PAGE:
Parents of Children with Special Needs: Missing the Milestone Moment

Jamie Sumner
Special needs mom and author
04/25/18  11:26 AM PST
special needs parents

Parents of Children with Special Needs: Missing the Milestone Moment

Whoever invented the Allen wrench needs to take responsibility for his actions. Allen, whoever he is, needs to send an ambassador to my home with apologies and power tools.

This is just a smattering of thoughts over the course of the four hours it took to disassemble my twins’ toddler beds and reassemble them into beds for full-sized humans. It shouldn’t have taken this long. If the directions had not been smudged photocopies that blurred like Rorschach prints, maybe I would not have screwed the frame in upside down. If the nuts and bolts did not have to be inserted into holes the size of quarters and then gently coaxed into hanging on like a giant game of “Pick-up Sticks,” maybe it all could have gone more smoothly. If I had waited for assistance rather than insisting that I do it on my own, perhaps I would not have bloody knuckles.

If things had gone a thousand different ways, perhaps I would have appreciated the momentous occasion that is the final transition from baby to toddler to kid. But instead, we finished the last touches on the beds, literally ripping the plastic off the mattresses an hour past bedtime. The kids were weird and wired in that way that kids get when it is well-past rational hours. They jump excitedly and actually bounce off the walls. I sit on the floor and mostly want to cry or sleep or maybe take a picture so I can look back on it more fondly than I am right now.

This is how it always is.

Whenever my son with cerebral palsy crosses a developmental rung on the ladder, I am always caught wrong-footed.

I am so worried about the twins wandering off at the park that I miss his unassisted sitting until he is about to topple over. I am looking the other way when he takes that first step in the gait-trainer. I am on the phone with the pediatrician when he says “mama” for the first time. I am holding him in my arms and talking to a mother at school and miss that he is signing for “more, more” kisses and so I feel bereft when I finally see it and he’s moved on to wanting more of something else. I miss the magic of the moment.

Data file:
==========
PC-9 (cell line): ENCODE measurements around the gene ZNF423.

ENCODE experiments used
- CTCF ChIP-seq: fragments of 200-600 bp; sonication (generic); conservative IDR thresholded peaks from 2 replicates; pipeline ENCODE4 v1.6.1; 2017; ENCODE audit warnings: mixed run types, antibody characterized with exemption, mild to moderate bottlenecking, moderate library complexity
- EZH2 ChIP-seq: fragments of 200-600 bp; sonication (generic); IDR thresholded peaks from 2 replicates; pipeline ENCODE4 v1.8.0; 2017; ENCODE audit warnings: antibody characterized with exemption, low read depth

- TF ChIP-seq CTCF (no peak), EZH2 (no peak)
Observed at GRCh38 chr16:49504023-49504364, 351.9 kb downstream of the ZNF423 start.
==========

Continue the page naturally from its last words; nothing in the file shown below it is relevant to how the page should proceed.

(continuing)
When he finally learned to chew properly, it wasn’t me that taught him, it was in his preschool classroom with his feeding therapist to the applause of all his peers. “Chew, chew, chew!” they cheered and he did. When he finally stopped using his speaking device as a really fun iPad and began to actually communicate with it, he was also at school. According to his speech therapist, he introduced himself to a group of touring parents. Unprompted, he typed out, “Hi, my name is Charlie. This is my speaking device.” Of course he did.

Because special needs parents have to do more for our children, we feel it acutely when we let them down.

If I’m not careful, the guilt can build quickly, like rain that swells a river and finally breaks the dam. There are so many options at hand for this kind of self-recrimination—parents are great at this. Special needs parents are perhaps the best. Because we have to do more for our children, we feel it acutely when we let them down. When we skimp on stretches, or fail to properly celebrate the milestones or simply don’t engage as much as we could, we feel it like a hunger pang.

And yet, if I flip the glass to the half full version, I see all that I am doing.

I did put those beds together like Wonder Woman with sheer willpower and a tiny, tiny wrench. I did fight insurance for that speaking device and cheer on the next ten steps in the gait trainer and the criss-cross applesauce sitting. I continue to chant “chew, chew, chew” at home. And I give the hugs and the smiles even when I’m bone-weary, even when it is an hour past bedtime, even when the days run together and I forget to take that picture of the first night in the “big kid” beds.

When I look at it from this angle and in this light, I begin to see the magic and let the guilt go.

special needs parents

Jamie Sumner is a special needs mom, author and blogger.

Discover her new book, Unbound: Finding Freedom from Unrealistic Expectations of Motherhood.

Read her blog, The Mom Gene.

Follow her on Facebook.


More Articles for Parents of Children with Special Needs:

Recent GROW

Leave a comment

Your email address will not be published. Required fields are marked *